That class could be an image, such as people wearing a mask and people not wearing a mask, and image classification could be used to automatically distinguish between the two. The class could also be a sound, like someone breaking a plate in a restaurant versus normal restaurant sounds.
Most commonly, however, that class is simply a text column in a tabular dataset, like churn or attrition. Many machine learning models can be used for classification, like decision trees, random forest, naive bayes, logistic regression, and others.
Another common technique is clustering, which identifies groups in data, rather than using predefined labels. In other words, clustering is an “unsupervised” technique, since there aren’t labels, while classification is “supervised.”
This is useful because we often don’t have labels in the real world. A common clustering use-case is customer segmentation, where the model finds groups of customers according to their attributes.
Another common technique is regression, which is when you need to predict a continuous label, rather than a discrete label like in classification. For example, you might use classification to predict whether a customer will churn or not, while linear regression might be used to predict how much a customer will spend.
There are countless use-cases for regression, but it’s often used when you have time series data, such as asset prices. For instance, I’ve used the Facebook Prophet library to predict Bitcoin prices, which are a continuous variable.
All the models we’ve discussed are traditional machine learning techniques. The phrase “deep learning” refers to neural network machine learning models that are trained on big data. This is more common at big companies like Facebook and Google, that have billions of users and therefore tons of data, or use-cases where big data is inherent to the problem, like self-driving cars. These techniques also fall under the umbrella of data mining, which refers to finding insights and patterns in data.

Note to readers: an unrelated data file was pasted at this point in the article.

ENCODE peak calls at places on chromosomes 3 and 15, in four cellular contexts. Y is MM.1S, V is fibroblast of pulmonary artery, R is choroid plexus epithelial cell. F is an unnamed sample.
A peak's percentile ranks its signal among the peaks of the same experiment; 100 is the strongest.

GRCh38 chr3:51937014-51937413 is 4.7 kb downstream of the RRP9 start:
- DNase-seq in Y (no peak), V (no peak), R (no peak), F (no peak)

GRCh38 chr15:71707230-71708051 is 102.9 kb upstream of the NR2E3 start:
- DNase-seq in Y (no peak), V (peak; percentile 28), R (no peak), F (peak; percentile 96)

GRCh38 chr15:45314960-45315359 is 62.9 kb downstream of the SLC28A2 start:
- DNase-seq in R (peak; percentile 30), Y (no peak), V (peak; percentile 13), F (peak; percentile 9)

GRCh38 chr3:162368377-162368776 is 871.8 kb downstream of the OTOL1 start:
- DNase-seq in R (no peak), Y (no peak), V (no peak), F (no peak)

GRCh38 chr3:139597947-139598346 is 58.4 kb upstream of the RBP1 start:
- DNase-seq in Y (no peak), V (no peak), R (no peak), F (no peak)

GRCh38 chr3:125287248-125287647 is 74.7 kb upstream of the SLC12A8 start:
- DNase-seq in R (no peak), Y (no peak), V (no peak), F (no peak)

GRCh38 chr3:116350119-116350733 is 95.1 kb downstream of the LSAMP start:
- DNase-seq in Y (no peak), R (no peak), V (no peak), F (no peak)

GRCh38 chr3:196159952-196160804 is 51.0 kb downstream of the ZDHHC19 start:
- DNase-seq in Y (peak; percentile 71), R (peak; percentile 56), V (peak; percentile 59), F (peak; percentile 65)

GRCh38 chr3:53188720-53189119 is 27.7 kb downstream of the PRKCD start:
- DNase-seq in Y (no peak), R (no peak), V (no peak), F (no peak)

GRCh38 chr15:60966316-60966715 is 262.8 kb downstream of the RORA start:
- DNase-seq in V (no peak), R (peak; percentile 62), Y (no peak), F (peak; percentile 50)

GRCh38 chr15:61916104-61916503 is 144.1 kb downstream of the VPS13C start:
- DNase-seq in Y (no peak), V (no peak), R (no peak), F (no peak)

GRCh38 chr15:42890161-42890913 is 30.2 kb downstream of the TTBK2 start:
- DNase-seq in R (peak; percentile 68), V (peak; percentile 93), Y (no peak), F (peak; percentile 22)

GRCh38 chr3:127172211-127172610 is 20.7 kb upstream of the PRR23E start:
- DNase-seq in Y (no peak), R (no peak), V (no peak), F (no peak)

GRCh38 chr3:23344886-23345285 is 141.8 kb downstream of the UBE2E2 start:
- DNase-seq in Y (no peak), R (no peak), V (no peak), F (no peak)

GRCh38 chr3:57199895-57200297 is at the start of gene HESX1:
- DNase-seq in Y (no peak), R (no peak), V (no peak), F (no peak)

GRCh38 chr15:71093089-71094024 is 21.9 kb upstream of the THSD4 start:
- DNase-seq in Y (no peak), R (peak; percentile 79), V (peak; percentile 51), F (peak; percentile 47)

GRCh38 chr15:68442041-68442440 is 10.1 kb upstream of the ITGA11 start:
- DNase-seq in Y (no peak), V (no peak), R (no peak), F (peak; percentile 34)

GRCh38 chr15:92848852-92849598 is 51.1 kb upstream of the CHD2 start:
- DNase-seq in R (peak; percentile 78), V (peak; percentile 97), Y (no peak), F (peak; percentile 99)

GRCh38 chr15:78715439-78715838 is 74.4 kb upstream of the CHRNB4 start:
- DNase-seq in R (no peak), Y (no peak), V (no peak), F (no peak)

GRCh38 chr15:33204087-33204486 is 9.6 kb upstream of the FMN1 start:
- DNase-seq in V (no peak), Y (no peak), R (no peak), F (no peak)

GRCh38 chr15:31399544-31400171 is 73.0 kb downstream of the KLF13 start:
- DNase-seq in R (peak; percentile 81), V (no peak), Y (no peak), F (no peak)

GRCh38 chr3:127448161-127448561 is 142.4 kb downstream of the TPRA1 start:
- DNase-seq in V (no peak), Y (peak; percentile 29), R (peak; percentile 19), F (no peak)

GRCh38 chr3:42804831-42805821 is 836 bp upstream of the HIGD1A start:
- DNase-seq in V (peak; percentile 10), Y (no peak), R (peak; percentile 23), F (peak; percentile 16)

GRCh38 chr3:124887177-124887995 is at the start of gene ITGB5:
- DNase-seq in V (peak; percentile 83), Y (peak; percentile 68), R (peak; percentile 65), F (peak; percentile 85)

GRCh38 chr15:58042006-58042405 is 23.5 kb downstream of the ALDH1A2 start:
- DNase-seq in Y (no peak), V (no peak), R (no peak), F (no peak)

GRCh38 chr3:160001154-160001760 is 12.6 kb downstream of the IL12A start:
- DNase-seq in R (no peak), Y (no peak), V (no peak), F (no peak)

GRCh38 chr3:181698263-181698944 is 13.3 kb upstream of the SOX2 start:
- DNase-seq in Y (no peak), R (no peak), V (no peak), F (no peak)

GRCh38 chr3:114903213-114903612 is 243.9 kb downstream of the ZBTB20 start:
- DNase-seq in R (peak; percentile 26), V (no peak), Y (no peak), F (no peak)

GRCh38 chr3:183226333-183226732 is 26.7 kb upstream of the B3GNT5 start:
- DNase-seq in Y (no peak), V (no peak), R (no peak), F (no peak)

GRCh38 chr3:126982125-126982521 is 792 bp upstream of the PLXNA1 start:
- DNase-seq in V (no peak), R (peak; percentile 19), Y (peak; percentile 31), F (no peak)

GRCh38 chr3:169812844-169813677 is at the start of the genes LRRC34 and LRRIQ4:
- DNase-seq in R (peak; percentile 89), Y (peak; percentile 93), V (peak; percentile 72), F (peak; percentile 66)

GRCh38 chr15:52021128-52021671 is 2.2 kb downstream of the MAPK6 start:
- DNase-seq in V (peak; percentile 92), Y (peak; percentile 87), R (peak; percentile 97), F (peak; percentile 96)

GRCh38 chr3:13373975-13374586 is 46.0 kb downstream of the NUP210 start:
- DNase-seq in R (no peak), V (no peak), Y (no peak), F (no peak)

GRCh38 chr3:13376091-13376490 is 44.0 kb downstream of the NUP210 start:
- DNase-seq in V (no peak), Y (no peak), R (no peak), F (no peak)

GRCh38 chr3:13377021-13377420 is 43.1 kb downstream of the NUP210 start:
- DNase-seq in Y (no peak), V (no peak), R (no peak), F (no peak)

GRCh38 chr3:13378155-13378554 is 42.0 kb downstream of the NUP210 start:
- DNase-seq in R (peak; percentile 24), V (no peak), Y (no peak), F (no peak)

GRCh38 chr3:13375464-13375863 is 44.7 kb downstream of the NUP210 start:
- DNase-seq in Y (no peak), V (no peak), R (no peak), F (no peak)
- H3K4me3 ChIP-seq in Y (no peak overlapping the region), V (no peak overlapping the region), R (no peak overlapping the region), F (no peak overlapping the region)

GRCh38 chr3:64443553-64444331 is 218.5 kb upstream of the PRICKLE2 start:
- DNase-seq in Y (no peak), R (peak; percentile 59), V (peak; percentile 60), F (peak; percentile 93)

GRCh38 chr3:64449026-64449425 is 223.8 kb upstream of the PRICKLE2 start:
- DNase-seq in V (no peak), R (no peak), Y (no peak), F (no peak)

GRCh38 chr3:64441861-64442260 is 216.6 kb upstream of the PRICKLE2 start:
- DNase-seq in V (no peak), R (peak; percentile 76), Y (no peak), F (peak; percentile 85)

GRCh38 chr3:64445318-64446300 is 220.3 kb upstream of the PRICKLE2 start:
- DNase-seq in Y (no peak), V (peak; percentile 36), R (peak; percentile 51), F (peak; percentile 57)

Traditionally, predictive analytics was in the domain of a team of expert data scientists, who would spend months building a data infrastructure and machine learning models using complex programming languages.
Today, you don’t need any data science or coding chops to implement predictive analytics, thanks to no-code tools like Apteo.
Apteo makes it easier than ever to use predictive analytics. Simply connect any data source with a KPI column, or values you want to predict, and attribute columns, or values that help describe your KPI. Then, we’ll show you how each attribute impacts your KPI, and what you can do to optimize it.
That KPI could be employee absenteeism, customer conversions, customer satisfaction, booking cancellations, churn, cross-sales, or any of a million other metrics you’re interested in. In the background, artificial intelligence models measure and predict the KPI.
SAS is a popular programming language used for analytics, although it’ll take a while to learn, and something as simple as connecting a dataset can feel pretty unintuitive.
That being said, it’s a very feature-rich tool, and the SAS software suite offers point-and-click functionality to make analysis easier for less-technical users. Other technical analytics tools include Hadoop and Python.
Cognizant has made a name for itself in data analytics consulting and services. Keep in mind that large consulting firms often charge by hour, so costs here will far exceed using a self-service tool Apteo. IBM and Microsoft are other major players in this area.
Predictive analytics used to be limited to those with data science expertise, and was a rigorous process requiring data infrastructure and code-based modeling. Today, with tools like Apteo, anyone can implement predictive analytics on tabular data for a variety of use-cases, in close to real-time. Data-driven decision making and advanced analytics is now in the hands of business users, and not just technical experts.